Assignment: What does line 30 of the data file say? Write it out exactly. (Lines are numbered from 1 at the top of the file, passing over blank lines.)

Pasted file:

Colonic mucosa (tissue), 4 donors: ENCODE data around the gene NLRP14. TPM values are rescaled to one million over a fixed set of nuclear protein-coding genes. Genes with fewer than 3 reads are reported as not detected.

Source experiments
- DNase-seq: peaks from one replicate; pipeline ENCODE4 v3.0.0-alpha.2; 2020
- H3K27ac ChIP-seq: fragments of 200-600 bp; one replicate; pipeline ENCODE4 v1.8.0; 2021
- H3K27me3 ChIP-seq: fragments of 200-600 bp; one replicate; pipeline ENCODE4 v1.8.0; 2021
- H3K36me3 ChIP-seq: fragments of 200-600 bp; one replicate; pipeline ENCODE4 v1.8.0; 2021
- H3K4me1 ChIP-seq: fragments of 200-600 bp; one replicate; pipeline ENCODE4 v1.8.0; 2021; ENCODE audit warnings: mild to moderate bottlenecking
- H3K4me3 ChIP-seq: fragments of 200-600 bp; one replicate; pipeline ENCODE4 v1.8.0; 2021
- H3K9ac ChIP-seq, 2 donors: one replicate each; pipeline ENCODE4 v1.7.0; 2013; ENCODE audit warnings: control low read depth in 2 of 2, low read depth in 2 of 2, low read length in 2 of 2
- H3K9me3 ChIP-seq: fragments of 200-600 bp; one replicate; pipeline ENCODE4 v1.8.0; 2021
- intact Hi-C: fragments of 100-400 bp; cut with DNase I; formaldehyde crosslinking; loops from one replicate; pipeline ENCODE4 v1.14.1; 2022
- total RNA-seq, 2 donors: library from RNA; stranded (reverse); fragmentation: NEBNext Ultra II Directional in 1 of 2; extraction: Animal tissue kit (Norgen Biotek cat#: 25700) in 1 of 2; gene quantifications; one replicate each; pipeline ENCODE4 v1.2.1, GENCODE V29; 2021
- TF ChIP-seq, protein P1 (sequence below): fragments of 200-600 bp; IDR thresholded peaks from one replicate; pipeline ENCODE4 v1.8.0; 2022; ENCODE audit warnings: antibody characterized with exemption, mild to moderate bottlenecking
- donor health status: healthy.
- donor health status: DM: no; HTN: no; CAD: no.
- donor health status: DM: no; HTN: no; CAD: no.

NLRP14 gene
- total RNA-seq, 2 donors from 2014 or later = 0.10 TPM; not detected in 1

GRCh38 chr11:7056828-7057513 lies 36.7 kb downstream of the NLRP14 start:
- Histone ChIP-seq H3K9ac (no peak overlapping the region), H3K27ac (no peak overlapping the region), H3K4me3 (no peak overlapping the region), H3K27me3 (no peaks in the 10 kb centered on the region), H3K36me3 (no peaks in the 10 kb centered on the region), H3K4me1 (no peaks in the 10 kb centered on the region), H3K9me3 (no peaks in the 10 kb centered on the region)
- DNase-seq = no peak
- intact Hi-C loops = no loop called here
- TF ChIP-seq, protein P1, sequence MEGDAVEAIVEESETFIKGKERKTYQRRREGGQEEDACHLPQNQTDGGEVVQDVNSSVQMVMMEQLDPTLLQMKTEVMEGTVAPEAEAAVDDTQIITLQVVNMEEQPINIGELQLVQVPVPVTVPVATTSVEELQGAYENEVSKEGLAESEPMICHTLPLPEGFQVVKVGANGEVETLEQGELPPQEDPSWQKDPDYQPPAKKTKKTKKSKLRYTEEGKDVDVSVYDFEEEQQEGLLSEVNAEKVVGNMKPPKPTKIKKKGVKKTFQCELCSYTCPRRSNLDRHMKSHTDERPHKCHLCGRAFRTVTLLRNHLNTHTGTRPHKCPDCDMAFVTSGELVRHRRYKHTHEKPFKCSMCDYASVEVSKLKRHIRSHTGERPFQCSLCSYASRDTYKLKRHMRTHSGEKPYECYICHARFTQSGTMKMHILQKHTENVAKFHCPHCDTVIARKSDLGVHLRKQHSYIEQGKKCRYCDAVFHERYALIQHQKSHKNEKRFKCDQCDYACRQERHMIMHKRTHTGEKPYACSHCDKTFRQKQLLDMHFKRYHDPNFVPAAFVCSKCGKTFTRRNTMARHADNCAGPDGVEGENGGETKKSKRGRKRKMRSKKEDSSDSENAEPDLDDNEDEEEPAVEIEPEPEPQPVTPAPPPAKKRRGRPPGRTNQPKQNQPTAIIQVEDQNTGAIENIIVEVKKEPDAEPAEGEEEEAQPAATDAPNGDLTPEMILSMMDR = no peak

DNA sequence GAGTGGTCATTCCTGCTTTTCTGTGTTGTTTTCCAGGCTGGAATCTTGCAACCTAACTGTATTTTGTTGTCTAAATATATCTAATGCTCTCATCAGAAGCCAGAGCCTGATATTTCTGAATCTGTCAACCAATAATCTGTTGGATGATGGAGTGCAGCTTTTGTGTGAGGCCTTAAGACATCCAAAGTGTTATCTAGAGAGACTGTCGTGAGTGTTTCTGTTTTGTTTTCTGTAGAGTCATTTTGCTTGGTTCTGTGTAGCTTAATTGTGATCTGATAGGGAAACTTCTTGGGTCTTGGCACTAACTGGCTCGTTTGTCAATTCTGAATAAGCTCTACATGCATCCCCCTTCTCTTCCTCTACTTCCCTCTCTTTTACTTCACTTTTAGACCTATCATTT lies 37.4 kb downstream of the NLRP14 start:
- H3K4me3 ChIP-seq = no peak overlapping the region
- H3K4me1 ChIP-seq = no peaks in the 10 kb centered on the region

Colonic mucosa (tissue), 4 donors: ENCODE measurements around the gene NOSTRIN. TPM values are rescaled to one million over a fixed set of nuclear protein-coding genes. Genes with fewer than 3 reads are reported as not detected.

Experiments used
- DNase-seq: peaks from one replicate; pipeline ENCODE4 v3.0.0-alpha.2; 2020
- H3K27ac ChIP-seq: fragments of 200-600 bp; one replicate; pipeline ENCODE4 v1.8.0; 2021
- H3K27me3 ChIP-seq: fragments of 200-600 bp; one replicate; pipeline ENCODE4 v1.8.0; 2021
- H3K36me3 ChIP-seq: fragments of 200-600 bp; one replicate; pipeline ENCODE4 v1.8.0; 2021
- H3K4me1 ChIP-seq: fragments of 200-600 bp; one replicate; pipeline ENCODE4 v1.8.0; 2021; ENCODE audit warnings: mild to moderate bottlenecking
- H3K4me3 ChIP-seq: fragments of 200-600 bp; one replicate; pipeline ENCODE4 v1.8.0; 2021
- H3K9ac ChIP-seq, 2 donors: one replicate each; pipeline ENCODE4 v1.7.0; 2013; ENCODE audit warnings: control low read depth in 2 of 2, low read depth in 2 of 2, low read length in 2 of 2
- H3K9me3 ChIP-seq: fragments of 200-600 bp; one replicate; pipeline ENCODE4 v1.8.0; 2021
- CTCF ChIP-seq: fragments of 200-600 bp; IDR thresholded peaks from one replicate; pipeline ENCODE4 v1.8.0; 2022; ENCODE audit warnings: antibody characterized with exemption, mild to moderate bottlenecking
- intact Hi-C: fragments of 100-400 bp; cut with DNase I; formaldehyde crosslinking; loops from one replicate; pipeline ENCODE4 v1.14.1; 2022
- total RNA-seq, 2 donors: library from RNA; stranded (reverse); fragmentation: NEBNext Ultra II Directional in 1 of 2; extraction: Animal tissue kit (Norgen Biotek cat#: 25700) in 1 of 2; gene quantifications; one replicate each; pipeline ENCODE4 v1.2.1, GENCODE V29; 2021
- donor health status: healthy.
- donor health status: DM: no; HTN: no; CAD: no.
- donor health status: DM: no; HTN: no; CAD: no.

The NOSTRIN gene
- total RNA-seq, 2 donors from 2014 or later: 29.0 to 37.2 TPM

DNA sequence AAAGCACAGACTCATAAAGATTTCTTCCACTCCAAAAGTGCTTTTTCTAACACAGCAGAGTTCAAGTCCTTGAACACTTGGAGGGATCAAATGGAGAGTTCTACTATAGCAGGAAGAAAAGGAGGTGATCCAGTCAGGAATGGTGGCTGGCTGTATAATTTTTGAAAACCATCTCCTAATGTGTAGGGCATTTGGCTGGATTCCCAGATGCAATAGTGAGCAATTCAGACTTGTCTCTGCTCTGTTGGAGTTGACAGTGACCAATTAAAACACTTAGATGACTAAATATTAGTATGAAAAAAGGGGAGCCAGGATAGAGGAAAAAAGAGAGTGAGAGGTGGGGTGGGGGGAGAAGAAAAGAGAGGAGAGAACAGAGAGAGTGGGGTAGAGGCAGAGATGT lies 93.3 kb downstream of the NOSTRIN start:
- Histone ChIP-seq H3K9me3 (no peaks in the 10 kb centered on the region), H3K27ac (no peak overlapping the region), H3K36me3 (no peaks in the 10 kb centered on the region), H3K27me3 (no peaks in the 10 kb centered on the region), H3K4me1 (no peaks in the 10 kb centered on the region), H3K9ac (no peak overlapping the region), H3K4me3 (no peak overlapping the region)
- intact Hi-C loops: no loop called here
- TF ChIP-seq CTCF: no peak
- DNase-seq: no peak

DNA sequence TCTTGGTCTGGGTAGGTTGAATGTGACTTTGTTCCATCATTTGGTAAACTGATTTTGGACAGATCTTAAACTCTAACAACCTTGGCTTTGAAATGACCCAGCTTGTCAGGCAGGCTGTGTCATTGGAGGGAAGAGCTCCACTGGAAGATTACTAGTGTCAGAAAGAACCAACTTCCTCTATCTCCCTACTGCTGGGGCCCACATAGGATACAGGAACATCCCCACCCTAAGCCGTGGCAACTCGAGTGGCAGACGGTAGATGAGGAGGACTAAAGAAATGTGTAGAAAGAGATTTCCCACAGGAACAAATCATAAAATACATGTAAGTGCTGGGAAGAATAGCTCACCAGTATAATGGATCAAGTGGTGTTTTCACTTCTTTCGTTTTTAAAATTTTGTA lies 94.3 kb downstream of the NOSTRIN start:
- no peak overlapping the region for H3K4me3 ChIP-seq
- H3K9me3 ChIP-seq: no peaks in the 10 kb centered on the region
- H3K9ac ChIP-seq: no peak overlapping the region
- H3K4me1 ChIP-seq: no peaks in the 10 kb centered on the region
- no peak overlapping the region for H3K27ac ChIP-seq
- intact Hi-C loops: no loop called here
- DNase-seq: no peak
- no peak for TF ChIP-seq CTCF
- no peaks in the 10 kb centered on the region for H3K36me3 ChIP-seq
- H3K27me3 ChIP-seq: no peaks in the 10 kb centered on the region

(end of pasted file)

- H3K27ac ChIP-seq: fragments of 200-600 bp; one replicate; pipeline ENCODE4 v1.8.0; 2021